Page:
I suspect that something is not really as you say it is. The actual life is so far from a (conservative) calculation (7 vs 16 days) that something is wrong. A bad batch is probably unlikely, but only testing a new batch will prove or disprove that.

The currents drawn by a GSM module, and the on-times are probably very unpredictable, being dependent on loading of the cell site (how fast it responds), available operating bands, propagation conditions etc.

The sensor current may also be higher than you think. It is also very easy for a micro that you think is sleeping, to either come on more often, or for longer, or not go to sleep sometimes, or have higher standing currents (e.g. floating input pins or mid-voltages applied to input pins).

Some voltage regulators (both linear and smps) also draw much higher currents when they approach the dropout voltage. For this sort of application, you need to check the idle current of regulators over the full possible voltage range.

As Tony said it is no really good practice to have some cells have extra load, but you state that cell #1 failed first which is not consitent with that being an issue.

None of that really explains cell-cell differences between #1/2 and #3/4

You should do some controlled experiments on new cells, with a timer and a fixed load mimicking your system load, to eliminate the variables, and prove both the capacity and matching of the cells, independent of your system. Then report back - we will be very interested.

BTW, you can get cheap DC power meters off aliexpress for $10, that use true energy meter chips, and will totalise the energy actually used by your system over long periods.

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  • \$\begingroup\$ Thank you Henry for your answer! Yes, 3G connection current can vary a LOT depending on signal conditions. My sensors current is pretty constant and I'm pretty sure my MCU is in sleep most of the time as expected (I've tested it) so I would expect all batteries to die sooner due to high 3G currents but only one of them died first, that's what makes me wonder what's happening. I will have a new batch of batteries next week, will run some tests on them and will report back with the results! \$\endgroup\$ – Andres Jun 26 '18 at 2:11
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As a matter of interest, here is series/parallel switching arrangement to deal with the unbalancing of batteries where there is a long, low current drain at 3V, and an high current drain at 6V.

As the ration of idle/sensor energy to transmitter energy increases, at some point this becomes economic.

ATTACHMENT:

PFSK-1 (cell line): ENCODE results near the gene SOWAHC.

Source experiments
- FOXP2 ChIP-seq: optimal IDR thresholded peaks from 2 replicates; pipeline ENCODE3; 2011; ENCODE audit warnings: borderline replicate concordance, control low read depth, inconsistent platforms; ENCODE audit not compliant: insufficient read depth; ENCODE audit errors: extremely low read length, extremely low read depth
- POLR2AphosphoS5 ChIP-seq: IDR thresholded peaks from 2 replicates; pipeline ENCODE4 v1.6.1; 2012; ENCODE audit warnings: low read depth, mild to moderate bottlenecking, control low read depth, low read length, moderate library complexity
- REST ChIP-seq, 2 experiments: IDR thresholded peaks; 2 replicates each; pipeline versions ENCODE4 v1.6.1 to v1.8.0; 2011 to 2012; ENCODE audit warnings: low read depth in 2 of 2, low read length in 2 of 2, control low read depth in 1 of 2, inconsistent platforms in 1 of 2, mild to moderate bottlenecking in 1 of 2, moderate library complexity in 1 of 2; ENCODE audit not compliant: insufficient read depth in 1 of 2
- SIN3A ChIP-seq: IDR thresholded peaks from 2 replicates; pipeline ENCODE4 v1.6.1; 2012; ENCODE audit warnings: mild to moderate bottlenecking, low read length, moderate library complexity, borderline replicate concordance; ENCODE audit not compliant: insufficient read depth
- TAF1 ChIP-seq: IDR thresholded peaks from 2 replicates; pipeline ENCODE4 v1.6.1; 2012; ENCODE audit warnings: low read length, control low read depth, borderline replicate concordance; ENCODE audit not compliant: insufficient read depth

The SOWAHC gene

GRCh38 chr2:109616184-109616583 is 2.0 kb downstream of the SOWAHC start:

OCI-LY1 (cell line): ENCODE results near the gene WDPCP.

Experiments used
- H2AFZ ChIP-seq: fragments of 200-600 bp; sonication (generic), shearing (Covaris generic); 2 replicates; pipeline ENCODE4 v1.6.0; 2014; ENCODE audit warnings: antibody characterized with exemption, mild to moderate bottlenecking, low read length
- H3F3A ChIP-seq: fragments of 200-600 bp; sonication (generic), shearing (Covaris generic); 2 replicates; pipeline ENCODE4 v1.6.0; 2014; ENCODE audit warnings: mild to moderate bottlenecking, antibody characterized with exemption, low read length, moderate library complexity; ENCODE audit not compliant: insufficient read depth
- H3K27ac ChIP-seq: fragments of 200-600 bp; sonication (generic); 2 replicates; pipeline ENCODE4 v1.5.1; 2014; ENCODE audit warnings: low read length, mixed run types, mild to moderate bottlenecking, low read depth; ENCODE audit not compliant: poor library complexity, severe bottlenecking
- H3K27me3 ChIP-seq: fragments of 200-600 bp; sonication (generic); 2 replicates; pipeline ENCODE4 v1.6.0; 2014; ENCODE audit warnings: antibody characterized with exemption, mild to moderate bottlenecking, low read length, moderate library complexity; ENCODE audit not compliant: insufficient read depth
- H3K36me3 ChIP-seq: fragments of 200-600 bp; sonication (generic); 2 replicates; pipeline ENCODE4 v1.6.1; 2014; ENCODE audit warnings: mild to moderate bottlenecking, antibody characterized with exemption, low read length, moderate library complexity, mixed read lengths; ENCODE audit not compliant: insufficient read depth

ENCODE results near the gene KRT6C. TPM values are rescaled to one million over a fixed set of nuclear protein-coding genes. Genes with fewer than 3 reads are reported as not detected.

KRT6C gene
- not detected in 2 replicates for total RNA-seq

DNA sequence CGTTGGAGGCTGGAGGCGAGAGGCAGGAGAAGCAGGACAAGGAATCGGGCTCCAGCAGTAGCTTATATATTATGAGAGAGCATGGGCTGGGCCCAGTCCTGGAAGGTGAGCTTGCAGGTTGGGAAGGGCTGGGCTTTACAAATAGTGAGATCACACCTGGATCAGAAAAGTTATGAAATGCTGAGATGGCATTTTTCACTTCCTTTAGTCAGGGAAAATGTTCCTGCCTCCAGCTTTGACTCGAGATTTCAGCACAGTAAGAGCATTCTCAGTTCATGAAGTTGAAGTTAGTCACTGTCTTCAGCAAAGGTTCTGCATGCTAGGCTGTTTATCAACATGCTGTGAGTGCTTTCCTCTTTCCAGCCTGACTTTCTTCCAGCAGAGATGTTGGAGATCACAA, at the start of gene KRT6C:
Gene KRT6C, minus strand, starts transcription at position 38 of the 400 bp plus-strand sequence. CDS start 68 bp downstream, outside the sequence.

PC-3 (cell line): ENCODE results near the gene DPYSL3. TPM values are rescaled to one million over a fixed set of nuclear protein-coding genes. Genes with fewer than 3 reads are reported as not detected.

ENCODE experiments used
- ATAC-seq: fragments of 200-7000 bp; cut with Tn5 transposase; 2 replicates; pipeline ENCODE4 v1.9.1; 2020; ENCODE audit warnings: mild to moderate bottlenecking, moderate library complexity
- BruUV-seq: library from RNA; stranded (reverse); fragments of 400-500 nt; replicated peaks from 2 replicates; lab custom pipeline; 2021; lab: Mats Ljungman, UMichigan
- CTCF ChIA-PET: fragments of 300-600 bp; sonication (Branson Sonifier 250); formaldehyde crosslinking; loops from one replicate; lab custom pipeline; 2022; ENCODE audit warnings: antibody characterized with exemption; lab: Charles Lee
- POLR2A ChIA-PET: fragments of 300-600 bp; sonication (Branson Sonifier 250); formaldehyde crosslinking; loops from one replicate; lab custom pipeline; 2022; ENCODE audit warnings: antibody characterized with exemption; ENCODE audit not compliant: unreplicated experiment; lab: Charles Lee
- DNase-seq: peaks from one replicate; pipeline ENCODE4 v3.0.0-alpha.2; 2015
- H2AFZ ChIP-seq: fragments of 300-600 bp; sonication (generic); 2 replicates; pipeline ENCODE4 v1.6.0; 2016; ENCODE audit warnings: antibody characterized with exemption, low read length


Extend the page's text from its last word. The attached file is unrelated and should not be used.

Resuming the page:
schematic

simulate this circuit – Schematic created using CircuitLab

D2 is a schottky and does carry Ismps, losing power, but more importantly worsening the dropout voltage. It can be replaced by a pfet active diode (note D,S)

schematic

simulate this circuit

A small dpdt relay is also an option, but you have watch the capacitors carefully. If there is a splat as the relay connects capacitors, the contacts will die quickly.

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  • \$\begingroup\$ Thanks for the circuit suggestions, on my next version I will probably be using an ultra-low-power buck converter to get the 3.3V from the 4 series cells so they are all discharged evenly \$\endgroup\$ – Andres Jun 26 '18 at 2:39
  • \$\begingroup\$ If your sensor task can run from the 2.4V minimum of 2 cells, then this is lower (zero) power, cheaper, simpler, and not single-source than a micropower step down. If your sensor can do sleep task on 2.4V, but needs (say) 3.3V for the sensor task, then it can be very energy efficient (and cheap) to use a step-up that you only turn on for the duration of the task that needs the extra volts. \$\endgroup\$ – Henry Crun Jun 26 '18 at 6:34
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I finally got new Energizer Lithium L91 AA cells to test once more and they now work as expected! They discharge mostly at the same time as expected! The system has been running for 20 days as of now.

So yeah, apparently all this problem was due to bad cells. I got the new cells from a different provider just in case. These new cells have the marking 12-2037 instead of 12-2036 so they should be 1 year newer than my previous ones.

Thank you, everybody, for your suggestions! I hope this experience will be useful to someone out there.